If you've had a solar estimate done on your home, you've probably found yourself blown away by the cost of solar.
Historically speaking, on one hand, It used to be that getting a home solar system was really expensive-so expensive that typical middle-class people couldn't afford it. With more private investors and governments pitching in, however, the cost of solar has gone down significantly, far enough to put it within reach of the average homeowner.
On the other hand, that doesn't mean solar is now cheap.
Anyone who has gotten an estimate to see how much it would cost to install a solar system on their roof knows that it comes with some serious sticker shock. Despite all the advances that have been made, solar is expensive-enough to anyone seriously question if it will really be worth their investment.
How expensive exactly? After paying for the install (and, if you got financing, the interest on your loan) you can expect to start breaking even on your investment about 12 years after installation, by most expert estimates.
But what exactly is making the cost of owning a solar system so high for homeowners? These five items are the biggest culprits:
According to recent research, hardware is the single most expensive item in the typical solar panel installation, especially the solar panels themselves. In fact, it makes up about 25% of the cost on an average solar system. So if you paid $30,000 to have a solar system on your roof, about $7,500 of that would go to the equipment.
Why does this equipment cost so much? The solar industry is still trying to develop more efficient solar panels (i.e., panels that produce more electricity per the amount of sunlight that hits them). With the average solar panel being only 15% efficient at best-a number that makes solar not attractive enough to many would-be customers-solar companies are investing a lot trying to improve that number.
In addition, the technology and processes used to build solar panels are still not as efficient as they need to be and they're still expensive.
Even with Chinese subsidies making solar panels significantly cheaper than they used to be, the costs to make solar panels are still significant. There is also evidence that the current low cost of solar panels might not last, but that costs will actually rebound in the near future.
Think about how you got interested in possibly getting a solar system installed at your home? Was it a display ad on website you were visiting? Was it sales person canvassing your neighborhood? Was it an online article or a booth at an event?
Chances are, no matter how you heard about it, you will be paying for that sales and marketing push in your installation bill.
Wrapped up in that grand total that you will pay for your solar system is the bill for the salespeople who knocked on your door, their commission, the brochures, the website, and everything else spent to win you over. Sales and marketing costs make up approximately 20% of the cost of the typical solar system.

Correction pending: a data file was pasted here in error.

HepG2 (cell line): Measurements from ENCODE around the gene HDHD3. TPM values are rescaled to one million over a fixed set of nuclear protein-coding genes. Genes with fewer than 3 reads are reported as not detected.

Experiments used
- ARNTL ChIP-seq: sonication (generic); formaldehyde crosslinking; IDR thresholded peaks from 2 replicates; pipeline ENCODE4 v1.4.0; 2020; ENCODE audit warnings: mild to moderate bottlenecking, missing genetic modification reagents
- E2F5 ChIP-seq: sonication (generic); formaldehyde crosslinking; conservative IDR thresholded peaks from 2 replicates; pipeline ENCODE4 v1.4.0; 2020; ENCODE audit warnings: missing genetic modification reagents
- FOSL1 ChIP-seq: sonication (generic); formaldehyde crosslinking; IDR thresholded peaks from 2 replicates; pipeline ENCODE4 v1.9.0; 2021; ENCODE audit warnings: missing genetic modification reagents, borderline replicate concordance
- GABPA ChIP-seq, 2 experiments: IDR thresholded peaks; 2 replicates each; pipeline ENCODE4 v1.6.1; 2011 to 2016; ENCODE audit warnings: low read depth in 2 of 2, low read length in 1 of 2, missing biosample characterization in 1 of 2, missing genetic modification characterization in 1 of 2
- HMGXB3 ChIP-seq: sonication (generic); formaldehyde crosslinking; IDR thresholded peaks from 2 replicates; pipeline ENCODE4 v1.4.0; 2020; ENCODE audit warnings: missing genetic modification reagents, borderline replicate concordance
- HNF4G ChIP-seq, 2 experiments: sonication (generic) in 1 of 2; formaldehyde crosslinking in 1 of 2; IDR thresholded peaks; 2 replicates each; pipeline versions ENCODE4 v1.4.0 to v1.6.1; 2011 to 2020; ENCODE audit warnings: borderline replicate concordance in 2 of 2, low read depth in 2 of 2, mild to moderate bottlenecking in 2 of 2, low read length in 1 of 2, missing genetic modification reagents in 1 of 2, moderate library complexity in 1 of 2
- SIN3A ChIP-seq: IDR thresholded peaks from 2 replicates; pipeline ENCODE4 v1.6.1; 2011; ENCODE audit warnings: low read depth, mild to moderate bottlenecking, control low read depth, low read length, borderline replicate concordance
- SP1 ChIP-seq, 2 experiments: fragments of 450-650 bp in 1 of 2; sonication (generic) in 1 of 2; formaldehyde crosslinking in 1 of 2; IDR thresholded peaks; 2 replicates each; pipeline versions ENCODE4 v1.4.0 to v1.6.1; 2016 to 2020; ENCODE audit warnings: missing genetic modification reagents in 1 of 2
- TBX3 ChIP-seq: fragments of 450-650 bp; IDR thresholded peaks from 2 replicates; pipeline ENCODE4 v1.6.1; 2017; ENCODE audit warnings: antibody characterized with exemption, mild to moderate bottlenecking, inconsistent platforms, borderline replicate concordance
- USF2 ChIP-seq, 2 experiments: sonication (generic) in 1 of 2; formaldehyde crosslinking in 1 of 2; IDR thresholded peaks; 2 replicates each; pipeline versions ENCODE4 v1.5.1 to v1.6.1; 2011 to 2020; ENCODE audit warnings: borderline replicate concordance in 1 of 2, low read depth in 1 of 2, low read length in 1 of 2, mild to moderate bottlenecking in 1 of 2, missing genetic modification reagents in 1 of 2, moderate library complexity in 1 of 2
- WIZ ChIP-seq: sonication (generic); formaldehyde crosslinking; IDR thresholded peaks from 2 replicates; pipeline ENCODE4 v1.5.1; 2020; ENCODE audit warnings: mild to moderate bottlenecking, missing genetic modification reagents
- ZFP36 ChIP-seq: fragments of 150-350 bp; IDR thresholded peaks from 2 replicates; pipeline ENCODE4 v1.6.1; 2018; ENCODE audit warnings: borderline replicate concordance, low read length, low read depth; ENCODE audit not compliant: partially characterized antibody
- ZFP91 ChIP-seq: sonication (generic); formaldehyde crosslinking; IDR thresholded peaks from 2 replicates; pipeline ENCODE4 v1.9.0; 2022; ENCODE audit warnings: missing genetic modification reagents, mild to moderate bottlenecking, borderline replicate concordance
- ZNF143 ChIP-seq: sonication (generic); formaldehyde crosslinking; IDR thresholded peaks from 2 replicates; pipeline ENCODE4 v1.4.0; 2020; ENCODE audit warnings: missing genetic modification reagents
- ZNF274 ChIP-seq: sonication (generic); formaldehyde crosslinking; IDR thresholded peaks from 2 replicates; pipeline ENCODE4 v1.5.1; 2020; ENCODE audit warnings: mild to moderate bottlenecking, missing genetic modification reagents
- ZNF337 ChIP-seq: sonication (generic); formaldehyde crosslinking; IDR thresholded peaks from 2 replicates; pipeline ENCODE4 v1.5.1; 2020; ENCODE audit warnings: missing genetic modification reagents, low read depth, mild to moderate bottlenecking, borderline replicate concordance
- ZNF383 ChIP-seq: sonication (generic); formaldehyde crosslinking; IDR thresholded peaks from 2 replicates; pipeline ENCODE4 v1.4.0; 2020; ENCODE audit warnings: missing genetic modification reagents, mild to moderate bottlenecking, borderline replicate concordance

Remember our hypothetical $30,000 solar system? $6,000 of that pays for sales and marketing.
For this reason, those solar companies that seem to be the most prominent because of their omnipresent advertising might actually be hurting their customers. The harder solar companies push their products through their advertisements, their public relations, or their armies of salespeople, the more customers pay.
You probably get that solar companies are businesses, and they need to make enough to keep the lights and keep people employed. They also need to make sure they turn a profit and fatten pocketbooks of their investors. And these operating costs manifest themselves in big ways.
According to research, 20% of total solar system costs ($6,000 of that hypothetical $30,000) are categorized as "costs and margins."
Another 20% is categorized simply as "overhead."
Taken together, that's 40% of your total bill that goes to keeping the company running, turning a profit, and making investors happy.
Yeah, remember those guys who will be stomping around on your roof for a few days, drilling holes, running new wiring, etc.? They and their equipment cost money, too-about 10% of the total cost of your install, or $3,000 of that $30,000 install.
Some countries have made significant investments in making solar power affordable and economically feasible for their citizens. For instance,in Germany, solar panel systems are much more widespread because the German government pays solar homeowners by the kilowatt-hour (i.e., the electricity generated) and not by kilowatt (i.e., the number of panels installed). This simple difference in German policy makes solar twice as expensive for Americans as it is for Germans.
Yes, the U.S. government offers a one-time solar tax refund for purchasing a solar system. But it still does not alleviate as much of the risk. For this reason, American simply do not recoup their investment in solar as quickly as their counterparts in Europe or Asia will.
As with all high-priced purchases, would-be solar customers need to balance their attention on not only the cost of their system, but the value they will get from it. Will their solar system produce enough energy to allow them to save on their monthly utility bills? Will that system continue to produce so much energy as their system ages? Will their solar company be committed to keeping that system running at high efficiency? The answers to these questions-not necessarily the price tag-will ultimately determine if solar is a good investment for you.
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